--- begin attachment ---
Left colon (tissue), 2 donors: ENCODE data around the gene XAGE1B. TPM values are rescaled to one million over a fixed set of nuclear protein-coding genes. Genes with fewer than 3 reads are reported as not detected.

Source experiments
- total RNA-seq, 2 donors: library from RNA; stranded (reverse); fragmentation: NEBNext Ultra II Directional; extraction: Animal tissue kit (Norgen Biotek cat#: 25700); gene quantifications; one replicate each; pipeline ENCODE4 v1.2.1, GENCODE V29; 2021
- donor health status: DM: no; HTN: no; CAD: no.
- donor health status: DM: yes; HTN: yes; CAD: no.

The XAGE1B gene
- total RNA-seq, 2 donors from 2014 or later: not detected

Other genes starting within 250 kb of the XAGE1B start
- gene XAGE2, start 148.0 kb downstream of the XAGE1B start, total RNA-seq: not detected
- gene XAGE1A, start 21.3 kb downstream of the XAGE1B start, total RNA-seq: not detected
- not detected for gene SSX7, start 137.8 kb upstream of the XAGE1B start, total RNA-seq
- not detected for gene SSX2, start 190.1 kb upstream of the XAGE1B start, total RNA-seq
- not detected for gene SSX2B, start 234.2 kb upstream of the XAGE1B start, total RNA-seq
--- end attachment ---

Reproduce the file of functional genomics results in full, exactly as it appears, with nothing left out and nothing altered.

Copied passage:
Left colon (tissue), 2 donors: ENCODE data around the gene XAGE1B. TPM values are rescaled to one million over a fixed set of nuclear protein-coding genes. Genes with fewer than 3 reads are reported as not detected.

Source experiments
- total RNA-seq, 2 donors: library from RNA; stranded (reverse); fragmentation: NEBNext Ultra II Directional; extraction: Animal tissue kit (Norgen Biotek cat#: 25700); gene quantifications; one replicate each; pipeline ENCODE4 v1.2.1, GENCODE V29; 2021
- donor health status: DM: no; HTN: no; CAD: no.
- donor health status: DM: yes; HTN: yes; CAD: no.

The XAGE1B gene
- total RNA-seq, 2 donors from 2014 or later: not detected

Other genes starting within 250 kb of the XAGE1B start
- gene XAGE2, start 148.0 kb downstream of the XAGE1B start, total RNA-seq: not detected
- gene XAGE1A, start 21.3 kb downstream of the XAGE1B start, total RNA-seq: not detected
- not detected for gene SSX7, start 137.8 kb upstream of the XAGE1B start, total RNA-seq
- not detected for gene SSX2, start 190.1 kb upstream of the XAGE1B start, total RNA-seq
- not detected for gene SSX2B, start 234.2 kb upstream of the XAGE1B start, total RNA-seq